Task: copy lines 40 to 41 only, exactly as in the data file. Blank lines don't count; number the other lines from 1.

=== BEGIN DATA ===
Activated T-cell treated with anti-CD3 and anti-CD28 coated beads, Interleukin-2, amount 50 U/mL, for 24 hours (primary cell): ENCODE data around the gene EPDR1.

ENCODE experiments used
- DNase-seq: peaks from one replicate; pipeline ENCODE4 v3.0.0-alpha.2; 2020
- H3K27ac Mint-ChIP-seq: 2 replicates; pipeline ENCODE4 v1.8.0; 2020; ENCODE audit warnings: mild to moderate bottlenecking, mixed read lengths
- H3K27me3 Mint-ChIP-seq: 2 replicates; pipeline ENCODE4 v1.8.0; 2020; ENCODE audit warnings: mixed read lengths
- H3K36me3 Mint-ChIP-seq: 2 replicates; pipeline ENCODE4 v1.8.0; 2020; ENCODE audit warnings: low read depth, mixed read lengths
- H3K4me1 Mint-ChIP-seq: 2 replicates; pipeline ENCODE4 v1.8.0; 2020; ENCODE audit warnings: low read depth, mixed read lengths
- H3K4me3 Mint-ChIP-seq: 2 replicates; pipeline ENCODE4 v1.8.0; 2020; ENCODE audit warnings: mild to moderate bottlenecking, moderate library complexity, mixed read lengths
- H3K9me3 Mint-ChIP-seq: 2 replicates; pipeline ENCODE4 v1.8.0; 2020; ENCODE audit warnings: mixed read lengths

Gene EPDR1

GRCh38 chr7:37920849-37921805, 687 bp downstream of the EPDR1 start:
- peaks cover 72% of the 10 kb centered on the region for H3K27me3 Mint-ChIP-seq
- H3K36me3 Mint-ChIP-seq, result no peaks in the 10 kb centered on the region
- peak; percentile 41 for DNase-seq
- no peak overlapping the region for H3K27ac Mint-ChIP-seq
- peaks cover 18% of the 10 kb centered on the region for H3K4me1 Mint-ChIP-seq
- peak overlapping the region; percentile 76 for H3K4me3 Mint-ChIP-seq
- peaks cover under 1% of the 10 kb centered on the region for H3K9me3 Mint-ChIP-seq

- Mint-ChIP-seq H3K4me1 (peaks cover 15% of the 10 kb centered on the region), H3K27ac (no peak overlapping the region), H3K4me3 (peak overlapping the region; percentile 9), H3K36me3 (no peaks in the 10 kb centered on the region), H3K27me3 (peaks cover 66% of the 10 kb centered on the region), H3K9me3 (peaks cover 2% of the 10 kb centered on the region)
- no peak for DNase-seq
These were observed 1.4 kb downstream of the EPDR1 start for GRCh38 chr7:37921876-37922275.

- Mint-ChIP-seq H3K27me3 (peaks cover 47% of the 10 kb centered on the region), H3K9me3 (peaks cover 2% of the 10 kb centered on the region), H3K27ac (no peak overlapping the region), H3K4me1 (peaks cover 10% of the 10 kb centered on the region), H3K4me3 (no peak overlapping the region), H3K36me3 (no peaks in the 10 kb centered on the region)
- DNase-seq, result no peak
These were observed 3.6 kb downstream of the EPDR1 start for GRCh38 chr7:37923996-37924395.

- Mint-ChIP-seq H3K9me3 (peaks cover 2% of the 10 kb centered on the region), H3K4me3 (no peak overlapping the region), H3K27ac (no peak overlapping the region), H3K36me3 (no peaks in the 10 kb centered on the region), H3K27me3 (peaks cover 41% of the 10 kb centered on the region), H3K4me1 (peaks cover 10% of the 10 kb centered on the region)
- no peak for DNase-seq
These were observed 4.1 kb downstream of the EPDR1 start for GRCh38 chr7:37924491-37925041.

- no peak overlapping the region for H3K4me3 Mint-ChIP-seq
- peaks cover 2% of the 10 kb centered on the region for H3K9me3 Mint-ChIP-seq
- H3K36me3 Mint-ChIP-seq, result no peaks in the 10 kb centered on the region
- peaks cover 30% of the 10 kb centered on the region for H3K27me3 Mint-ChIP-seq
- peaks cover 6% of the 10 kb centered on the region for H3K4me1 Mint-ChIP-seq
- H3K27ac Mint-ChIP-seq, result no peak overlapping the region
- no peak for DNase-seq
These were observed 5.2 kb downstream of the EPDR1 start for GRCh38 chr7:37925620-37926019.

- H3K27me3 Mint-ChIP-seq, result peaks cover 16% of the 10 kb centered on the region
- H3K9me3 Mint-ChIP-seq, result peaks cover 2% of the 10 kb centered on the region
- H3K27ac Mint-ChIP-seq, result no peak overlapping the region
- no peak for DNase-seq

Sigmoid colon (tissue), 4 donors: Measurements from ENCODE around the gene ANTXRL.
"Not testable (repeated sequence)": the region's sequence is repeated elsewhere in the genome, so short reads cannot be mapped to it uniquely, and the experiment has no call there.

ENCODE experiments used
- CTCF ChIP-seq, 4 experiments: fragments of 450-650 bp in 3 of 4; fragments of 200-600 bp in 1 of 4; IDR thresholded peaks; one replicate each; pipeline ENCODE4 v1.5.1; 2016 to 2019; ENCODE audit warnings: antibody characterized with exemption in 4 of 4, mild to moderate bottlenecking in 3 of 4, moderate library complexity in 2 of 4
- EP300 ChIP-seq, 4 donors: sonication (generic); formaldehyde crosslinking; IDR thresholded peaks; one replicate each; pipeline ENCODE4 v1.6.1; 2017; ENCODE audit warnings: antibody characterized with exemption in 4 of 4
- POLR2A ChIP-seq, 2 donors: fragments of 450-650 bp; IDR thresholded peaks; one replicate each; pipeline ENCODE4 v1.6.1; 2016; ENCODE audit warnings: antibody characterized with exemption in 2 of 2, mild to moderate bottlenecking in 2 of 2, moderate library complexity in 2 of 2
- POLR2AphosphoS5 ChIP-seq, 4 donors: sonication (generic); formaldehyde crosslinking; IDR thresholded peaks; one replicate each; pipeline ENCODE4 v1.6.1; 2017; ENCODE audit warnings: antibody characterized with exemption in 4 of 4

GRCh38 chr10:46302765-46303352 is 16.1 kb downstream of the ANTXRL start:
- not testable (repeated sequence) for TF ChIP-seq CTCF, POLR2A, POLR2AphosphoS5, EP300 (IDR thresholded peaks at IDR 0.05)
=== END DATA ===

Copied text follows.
Sigmoid colon (tissue), 4 donors: Measurements from ENCODE around the gene ANTXRL.
"Not testable (repeated sequence)": the region's sequence is repeated elsewhere in the genome, so short reads cannot be mapped to it uniquely, and the experiment has no call there.